Not on Our Watch
Don Cheadle and John Prendergast
book reviews:
· general fiction
· chick lit/romance
· sci-fi/fantasy
· graphic novels
· nonfiction
· audio books

Click here for the RSS Feed

· author interviews
· children's books @
· DVD reviews @

win books
buy online


for authors
& publishers

for reviewers

click here to learn more

Buy *Not on Our Watch: The Mission to End Genocide in Darfur and Beyond* by Don Cheadle and John Prendergast online

Not on Our Watch: The Mission to End Genocide in Darfur and Beyond
Don Cheadle and John Prendergast
272 pages
May 2007
rated 4 of 5 possible stars

buy this book now or browse millions of other great products at
previous reviewnext review

Upon reading Not on Our Watch: The Mission to End Genocide in Darfur and Beyond by Don Cheadle and John Prendergast, you’ll feel goaded to action. In fiercely, simplistically motivational language, this book tells you that if people continue to die needlessly in Darfur, it’s your fault: “The decisions we need to make to protect those who are suffering are clear, and the sooner we decide, the more lives will be saved.” John Prendergast, formerly an official in the Clinton White House, is a senior adviser to the International Crisis Group. He is accompanied in his campaigning by Don Cheadle, the Academy-award nominated actor famous for films such as Hotel Rwanda, Crash and Ocean’s Eleven. Each writer’s story is told in terms of a personal mission, almost as if they were describing their conversion to a particular walk of faith.

From the word go, Prendergast and Cheadle make no bones about calling the events in Darfur ‘genocide’. This is not without controversy. International humanitarianism is a notoriously foggy area. The concept of ‘genocide’ as a ‘crime against humanity’ was at some level introduced to slash through that fog. The idea is that, once an event was officially termed ‘genocide’, a bona fide ‘crime against humanity’, governments would have an obligation to act. For this reason governments have often avoided using the g-word at all costs – they’ll stick to “widespread atrocities” or “mass killings.” It was a surprise when the U.S. government termed the Darfur crisis a genocide, and it is alone among states in doing so. Even its own special envoy for Sudan pointedly refrains from referring to it as such. The UN commission charged with investigating whether any international crimes had been committed in Darfur unanimously concluded that Omar al-Bashir’s regime, while probably guilty of crimes against humanity, “has not pursued a policy of genocide.” Several other reputable research and advocacy organisations – including the International Crisis Group, Human Rights Watch and Amnesty International – pointedly do not use the label.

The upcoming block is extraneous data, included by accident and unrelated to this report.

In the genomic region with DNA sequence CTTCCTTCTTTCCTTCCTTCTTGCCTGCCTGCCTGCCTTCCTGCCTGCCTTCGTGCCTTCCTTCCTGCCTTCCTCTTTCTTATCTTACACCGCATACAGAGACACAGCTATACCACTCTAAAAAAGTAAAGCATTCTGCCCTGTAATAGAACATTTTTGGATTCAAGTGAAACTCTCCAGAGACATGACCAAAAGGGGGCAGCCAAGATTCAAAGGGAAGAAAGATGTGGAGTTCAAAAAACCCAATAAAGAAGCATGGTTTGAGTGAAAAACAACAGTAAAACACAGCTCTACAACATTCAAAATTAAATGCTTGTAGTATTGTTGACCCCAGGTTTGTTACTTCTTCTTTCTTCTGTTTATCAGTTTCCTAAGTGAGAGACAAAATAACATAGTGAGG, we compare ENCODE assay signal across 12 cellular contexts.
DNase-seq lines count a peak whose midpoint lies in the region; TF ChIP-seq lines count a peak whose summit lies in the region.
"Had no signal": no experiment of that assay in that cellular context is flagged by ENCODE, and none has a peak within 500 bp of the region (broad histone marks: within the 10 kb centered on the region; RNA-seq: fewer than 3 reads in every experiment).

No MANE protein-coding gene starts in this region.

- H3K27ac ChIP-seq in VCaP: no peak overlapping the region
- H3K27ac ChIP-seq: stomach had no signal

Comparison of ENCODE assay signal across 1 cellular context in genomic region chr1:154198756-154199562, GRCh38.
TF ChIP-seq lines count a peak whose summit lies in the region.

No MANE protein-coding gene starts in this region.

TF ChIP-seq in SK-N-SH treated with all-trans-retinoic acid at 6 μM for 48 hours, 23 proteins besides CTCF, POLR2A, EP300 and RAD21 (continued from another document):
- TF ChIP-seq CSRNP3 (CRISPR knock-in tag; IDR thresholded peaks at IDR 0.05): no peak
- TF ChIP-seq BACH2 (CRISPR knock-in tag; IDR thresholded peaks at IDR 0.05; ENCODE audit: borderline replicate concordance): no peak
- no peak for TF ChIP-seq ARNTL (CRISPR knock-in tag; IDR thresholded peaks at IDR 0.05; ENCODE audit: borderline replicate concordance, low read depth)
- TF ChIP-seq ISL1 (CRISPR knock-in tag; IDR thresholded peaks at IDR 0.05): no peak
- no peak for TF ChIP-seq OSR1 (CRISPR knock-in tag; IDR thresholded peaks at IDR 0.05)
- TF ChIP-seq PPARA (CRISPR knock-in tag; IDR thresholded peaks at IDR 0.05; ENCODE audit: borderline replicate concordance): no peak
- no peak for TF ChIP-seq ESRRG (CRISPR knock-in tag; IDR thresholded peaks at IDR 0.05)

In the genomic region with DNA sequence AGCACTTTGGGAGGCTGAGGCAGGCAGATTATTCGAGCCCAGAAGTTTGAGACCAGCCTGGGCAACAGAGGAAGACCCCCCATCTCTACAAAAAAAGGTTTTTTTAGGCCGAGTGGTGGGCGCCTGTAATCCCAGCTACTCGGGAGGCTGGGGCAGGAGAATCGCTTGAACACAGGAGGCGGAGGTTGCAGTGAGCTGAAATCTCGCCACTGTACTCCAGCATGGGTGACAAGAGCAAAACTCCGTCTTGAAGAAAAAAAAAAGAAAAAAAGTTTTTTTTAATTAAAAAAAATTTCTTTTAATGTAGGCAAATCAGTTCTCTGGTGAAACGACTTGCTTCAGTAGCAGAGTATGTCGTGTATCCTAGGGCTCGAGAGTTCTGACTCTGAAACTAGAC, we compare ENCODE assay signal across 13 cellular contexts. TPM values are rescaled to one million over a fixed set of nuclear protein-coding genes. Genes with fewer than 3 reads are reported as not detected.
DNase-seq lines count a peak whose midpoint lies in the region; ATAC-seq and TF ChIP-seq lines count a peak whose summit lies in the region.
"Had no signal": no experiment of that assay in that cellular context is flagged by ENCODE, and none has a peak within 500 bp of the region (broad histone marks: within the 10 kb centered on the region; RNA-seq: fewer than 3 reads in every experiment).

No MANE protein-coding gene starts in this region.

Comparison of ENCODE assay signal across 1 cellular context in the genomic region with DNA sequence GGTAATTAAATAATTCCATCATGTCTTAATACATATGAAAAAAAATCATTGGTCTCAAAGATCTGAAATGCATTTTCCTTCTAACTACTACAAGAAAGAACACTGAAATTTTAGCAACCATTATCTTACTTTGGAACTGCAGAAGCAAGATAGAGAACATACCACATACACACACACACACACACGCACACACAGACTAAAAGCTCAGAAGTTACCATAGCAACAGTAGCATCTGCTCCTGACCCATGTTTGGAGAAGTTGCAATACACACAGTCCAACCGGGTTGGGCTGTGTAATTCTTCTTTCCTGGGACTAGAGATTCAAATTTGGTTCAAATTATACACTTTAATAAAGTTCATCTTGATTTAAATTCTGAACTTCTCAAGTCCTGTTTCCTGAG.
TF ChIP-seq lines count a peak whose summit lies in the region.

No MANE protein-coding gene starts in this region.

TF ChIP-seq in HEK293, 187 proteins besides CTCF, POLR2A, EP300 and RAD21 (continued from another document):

The 1984 Genocide Convention states that two criminal elements – physical and mental - must be established for a genocide to have occurred. There must be actions aimed at or resulting in the deaths of members of a national, religious or ethnic group, and the perpetrators of these acts must intend to destroy, in whole or in part, the targeted group. Some have argued that the vicious campaign of the Sudanese armed forces and the Janjaweed militia does not satisfy these criteria. More practically, the term ‘genocide’, by conjuring up images of the one-sided slaughter of innocents, may belie the complexity of the Darfur conflict.